Somme: Heilly Station Cemetery

In this episode we are Behind the Lines on the Somme, starting in the small village of Heilly, and looking at how soldiers were billeted in places like this, we then walk down to the railway station and examine the use of railways on the Somme and establishment of medical facilities for the wounded. We end at Heilly Station Cemetery, a vast city of the dead from the Somme battles of 1916.

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14 Comments on “Somme: Heilly Station Cemetery

  1. Great episode – a place close to my heart as it features heavily in my talk on the RAMC on the Somme which I have given to many WFA branches…..Keep up the good work!

    Liked by 1 person

  2. Really enjoyed this podcast My granddads cousin J Flack Number: 24123 Norfolk Regiment 7th Bn. Died 18 October 1916 is buried in the cemetery in grave ref III. G. 80. I visited it about 4 years ago and was confused by the 2 names on the headstone. I thought that maybe the area was under fire and to save time 2 men were buried together, so your explanation was good to hear. I was also impressed by the regimental badges in the shelter wall as well. Thank you very much for filling so many of the gaps in my knowledge of shattering event that WW1 was. .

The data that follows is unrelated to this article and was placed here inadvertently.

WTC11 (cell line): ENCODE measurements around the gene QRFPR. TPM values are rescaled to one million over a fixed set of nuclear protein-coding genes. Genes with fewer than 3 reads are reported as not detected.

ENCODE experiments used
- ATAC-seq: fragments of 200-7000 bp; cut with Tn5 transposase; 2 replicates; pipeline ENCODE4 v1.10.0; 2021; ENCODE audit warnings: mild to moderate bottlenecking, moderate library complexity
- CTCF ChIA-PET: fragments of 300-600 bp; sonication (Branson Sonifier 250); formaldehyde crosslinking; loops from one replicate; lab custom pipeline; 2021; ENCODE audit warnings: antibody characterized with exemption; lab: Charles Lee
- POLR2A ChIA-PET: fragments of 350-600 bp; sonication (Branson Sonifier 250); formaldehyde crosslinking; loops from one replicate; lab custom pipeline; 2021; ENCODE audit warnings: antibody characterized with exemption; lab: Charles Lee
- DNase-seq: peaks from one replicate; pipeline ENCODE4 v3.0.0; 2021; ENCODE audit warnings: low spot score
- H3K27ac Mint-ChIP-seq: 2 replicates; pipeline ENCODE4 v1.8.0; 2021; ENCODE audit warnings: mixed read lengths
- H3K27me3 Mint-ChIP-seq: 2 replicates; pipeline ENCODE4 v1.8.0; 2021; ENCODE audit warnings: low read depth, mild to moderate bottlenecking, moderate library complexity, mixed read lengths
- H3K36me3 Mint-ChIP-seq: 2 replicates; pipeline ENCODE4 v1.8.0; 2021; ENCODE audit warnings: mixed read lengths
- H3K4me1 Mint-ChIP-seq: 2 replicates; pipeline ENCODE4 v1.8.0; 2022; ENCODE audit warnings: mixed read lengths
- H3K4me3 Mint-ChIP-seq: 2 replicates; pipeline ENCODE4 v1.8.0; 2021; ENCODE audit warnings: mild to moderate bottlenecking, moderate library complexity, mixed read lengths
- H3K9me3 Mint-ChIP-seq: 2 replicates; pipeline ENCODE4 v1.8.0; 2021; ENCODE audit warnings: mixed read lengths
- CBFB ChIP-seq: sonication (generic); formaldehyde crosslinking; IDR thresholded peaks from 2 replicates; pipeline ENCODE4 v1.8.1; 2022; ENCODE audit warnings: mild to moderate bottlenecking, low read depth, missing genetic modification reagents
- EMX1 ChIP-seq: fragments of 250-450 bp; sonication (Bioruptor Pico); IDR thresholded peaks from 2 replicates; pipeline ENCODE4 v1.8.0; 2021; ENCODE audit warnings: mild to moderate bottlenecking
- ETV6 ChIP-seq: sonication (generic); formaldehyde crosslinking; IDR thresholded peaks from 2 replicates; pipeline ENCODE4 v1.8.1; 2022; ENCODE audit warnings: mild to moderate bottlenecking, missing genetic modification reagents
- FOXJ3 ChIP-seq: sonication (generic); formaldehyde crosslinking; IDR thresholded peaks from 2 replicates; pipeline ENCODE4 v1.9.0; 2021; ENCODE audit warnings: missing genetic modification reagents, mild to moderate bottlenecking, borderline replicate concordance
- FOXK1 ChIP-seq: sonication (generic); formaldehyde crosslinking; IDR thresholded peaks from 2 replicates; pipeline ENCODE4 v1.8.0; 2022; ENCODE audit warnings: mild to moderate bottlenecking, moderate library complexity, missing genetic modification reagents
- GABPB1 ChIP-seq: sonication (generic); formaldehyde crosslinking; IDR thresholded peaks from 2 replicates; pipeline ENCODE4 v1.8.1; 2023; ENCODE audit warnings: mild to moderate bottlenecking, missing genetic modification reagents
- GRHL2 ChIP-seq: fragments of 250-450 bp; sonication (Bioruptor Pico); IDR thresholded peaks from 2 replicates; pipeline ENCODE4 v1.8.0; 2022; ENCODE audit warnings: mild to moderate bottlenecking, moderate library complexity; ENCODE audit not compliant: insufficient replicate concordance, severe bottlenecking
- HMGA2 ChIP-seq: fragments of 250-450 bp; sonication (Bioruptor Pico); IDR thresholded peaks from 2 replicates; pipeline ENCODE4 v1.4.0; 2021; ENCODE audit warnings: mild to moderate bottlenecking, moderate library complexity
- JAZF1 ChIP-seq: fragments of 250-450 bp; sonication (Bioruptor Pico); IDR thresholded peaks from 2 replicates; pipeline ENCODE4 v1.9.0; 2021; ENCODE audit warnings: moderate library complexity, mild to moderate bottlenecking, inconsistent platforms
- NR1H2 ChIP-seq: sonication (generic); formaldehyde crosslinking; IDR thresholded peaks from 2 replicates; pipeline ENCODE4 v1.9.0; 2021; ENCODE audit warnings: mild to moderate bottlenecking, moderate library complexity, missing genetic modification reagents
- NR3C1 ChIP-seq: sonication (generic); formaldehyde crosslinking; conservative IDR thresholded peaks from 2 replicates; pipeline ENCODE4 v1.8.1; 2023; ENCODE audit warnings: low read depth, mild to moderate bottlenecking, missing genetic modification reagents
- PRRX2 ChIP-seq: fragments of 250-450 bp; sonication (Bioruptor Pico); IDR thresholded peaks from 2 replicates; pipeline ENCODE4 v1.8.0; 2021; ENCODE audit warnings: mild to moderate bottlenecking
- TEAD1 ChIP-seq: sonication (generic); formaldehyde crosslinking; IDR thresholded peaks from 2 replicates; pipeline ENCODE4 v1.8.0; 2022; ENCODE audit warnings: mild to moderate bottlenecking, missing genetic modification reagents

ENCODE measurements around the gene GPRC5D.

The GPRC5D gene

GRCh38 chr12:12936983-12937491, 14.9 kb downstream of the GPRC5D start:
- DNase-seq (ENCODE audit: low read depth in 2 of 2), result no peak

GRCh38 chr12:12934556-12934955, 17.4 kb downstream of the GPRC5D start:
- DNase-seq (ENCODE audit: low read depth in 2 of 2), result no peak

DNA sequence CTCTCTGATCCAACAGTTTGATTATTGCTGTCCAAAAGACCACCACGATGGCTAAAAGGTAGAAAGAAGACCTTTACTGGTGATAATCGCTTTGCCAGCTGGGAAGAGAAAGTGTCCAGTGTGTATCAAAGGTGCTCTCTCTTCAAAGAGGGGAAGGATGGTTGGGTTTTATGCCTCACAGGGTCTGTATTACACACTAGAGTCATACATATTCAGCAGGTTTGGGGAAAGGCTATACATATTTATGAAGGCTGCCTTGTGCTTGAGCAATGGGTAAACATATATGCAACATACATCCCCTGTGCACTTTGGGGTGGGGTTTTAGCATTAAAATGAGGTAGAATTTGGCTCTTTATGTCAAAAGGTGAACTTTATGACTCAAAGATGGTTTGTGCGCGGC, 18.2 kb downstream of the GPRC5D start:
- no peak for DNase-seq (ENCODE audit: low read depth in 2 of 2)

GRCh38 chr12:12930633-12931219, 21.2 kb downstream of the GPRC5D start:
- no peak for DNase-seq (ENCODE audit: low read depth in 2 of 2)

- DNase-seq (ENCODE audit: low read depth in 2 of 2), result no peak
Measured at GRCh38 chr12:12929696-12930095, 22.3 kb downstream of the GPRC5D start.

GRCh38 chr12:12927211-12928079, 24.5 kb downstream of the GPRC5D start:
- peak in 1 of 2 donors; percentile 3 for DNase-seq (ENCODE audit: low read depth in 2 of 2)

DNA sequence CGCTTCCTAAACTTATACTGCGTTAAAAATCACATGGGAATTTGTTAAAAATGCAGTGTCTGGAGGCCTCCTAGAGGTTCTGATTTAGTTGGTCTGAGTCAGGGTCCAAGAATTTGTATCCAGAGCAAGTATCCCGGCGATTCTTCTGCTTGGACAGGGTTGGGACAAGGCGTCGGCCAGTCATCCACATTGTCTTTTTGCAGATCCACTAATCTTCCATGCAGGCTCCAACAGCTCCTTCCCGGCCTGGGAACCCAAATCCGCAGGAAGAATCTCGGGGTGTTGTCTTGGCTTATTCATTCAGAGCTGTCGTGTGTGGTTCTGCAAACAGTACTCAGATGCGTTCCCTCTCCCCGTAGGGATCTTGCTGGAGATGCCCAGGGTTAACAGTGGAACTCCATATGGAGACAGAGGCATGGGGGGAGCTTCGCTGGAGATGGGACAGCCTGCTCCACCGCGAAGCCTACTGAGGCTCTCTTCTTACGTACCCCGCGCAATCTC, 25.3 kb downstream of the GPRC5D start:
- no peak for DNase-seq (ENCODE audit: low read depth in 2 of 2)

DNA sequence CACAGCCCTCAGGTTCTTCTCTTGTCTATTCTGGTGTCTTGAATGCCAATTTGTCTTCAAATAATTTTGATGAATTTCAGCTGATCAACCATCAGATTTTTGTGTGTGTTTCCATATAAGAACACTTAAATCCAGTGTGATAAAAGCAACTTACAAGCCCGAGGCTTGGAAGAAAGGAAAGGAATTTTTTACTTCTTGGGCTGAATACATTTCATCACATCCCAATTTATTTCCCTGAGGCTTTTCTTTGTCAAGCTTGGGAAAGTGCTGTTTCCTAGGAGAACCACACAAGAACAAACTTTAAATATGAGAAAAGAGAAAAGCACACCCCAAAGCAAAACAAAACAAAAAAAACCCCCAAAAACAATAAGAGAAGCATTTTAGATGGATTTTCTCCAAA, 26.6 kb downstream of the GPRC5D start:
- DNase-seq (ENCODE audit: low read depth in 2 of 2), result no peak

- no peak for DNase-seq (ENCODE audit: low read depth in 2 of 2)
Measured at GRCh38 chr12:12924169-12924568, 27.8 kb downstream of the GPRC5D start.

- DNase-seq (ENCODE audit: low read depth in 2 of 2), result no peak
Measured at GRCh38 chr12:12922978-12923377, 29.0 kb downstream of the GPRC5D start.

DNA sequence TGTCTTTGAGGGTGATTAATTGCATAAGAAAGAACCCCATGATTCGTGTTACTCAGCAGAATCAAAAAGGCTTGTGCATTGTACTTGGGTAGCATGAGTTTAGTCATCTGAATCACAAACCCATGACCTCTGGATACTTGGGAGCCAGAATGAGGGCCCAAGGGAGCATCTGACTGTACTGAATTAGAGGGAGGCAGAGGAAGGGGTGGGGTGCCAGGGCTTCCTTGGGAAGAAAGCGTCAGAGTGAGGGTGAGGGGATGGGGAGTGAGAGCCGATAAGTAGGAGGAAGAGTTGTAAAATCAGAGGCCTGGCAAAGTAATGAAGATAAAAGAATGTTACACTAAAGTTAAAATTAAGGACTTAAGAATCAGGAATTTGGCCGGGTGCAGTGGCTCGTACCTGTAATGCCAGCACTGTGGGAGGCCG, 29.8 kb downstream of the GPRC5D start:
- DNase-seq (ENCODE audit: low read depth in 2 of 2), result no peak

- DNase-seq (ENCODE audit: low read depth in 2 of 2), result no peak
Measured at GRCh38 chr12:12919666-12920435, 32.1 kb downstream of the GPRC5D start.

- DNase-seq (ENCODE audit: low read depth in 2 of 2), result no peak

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  3. Fascinating. My great uncle is buried at Heilly Station so especially interesting. A peaceful spot and always deserted when I’ve ever visited.

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  4. Fascinating podcast, also interesting to hear about the demographic impact of the Great War on the French, which is probably worthy of a podcast in it’s own right.
    Were there instances of CCSs being overrun by the Germans, e.g during Kaiserschlacht? And if so were the medical staff allowed to carry on their work unhindered?

    Liked by 1 person

    • Hi Stephen – to my knowledge no CCS was overrun with personnel still in it. They generally reacted quickly, packed up and moved off. I would guess the odd ADS/MDS might have been.

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  5. The roses of Picardie are beautiful this afternoon at Heilly. We sat under the cover listening to your podcast and it enhanced our understanding of the cemetery and enabled us to understand why that cemetery is unique.

    Like

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